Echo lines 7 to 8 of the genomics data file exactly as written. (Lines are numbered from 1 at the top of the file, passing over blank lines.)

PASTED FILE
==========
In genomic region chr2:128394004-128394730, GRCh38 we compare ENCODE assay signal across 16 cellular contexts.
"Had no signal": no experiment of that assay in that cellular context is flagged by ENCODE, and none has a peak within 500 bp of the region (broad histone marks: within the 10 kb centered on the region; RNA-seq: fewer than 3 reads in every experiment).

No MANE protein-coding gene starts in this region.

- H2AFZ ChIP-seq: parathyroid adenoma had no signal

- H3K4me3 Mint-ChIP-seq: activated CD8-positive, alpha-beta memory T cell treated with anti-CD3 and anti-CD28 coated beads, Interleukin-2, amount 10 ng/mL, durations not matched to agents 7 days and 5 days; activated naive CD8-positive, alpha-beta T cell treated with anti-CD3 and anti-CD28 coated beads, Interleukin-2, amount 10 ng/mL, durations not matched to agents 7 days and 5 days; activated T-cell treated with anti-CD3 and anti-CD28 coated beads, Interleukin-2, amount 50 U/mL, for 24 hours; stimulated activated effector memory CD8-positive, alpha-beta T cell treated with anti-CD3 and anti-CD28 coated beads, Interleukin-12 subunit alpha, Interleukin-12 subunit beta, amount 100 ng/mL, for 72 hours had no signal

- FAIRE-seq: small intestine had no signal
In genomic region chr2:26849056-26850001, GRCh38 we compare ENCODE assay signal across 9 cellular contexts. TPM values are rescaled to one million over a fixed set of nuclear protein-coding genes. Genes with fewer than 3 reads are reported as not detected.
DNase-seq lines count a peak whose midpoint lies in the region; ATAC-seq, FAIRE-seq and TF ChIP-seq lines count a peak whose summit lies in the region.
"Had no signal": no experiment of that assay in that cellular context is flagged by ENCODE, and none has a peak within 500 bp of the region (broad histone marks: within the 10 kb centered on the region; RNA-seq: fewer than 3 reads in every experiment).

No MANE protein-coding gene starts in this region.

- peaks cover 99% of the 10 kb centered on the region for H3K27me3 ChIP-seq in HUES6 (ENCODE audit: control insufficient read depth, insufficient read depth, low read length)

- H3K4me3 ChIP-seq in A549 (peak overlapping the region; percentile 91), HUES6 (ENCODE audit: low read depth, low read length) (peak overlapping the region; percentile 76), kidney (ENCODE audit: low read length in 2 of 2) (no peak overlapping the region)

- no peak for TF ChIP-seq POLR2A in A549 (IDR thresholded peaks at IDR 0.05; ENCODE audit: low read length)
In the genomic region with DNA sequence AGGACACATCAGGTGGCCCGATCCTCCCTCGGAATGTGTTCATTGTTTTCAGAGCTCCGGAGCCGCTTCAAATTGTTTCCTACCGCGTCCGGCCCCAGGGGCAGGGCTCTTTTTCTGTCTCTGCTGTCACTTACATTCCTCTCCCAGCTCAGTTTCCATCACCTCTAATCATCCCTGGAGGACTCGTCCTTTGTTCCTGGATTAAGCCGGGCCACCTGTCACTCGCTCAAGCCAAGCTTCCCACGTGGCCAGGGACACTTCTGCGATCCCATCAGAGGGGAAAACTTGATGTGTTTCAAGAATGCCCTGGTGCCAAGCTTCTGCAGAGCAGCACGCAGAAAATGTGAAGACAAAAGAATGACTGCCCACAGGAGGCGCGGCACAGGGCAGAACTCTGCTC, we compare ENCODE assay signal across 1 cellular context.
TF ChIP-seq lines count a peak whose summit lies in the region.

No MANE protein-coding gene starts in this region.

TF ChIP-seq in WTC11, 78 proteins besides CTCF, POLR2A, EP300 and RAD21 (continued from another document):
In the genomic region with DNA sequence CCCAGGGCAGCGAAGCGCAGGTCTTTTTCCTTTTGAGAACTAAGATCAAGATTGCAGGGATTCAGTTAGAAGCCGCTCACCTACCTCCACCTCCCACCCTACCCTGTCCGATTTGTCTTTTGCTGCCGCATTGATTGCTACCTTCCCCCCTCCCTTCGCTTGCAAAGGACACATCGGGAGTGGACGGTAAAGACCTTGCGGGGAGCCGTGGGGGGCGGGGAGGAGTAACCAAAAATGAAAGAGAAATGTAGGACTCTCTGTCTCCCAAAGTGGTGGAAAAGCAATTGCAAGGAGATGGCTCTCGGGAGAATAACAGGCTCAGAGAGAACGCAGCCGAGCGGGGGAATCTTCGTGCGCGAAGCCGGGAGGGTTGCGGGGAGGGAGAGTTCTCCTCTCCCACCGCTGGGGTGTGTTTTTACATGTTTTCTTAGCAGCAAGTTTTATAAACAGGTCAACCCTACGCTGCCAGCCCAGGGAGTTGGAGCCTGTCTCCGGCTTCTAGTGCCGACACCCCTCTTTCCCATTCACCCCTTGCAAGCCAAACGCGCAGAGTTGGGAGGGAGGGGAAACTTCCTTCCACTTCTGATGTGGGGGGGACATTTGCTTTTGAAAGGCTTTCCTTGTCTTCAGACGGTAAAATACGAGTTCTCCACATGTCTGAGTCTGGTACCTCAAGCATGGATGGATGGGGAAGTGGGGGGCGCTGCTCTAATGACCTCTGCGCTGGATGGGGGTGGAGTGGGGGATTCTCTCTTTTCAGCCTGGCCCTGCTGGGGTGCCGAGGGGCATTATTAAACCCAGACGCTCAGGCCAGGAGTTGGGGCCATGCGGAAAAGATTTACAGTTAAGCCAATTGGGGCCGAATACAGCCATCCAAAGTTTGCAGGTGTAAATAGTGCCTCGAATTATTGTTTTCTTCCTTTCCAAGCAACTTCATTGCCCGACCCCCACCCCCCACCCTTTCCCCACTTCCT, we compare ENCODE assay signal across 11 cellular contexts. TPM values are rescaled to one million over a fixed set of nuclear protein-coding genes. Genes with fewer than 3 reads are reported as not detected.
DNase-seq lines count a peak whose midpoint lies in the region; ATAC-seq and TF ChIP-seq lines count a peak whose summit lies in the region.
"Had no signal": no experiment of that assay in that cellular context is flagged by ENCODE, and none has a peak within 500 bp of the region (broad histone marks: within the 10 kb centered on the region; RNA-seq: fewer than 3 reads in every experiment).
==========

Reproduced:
In genomic region chr2:26849056-26850001, GRCh38 we compare ENCODE assay signal across 9 cellular contexts. TPM values are rescaled to one million over a fixed set of nuclear protein-coding genes. Genes with fewer than 3 reads are reported as not detected.
DNase-seq lines count a peak whose midpoint lies in the region; ATAC-seq, FAIRE-seq and TF ChIP-seq lines count a peak whose summit lies in the region.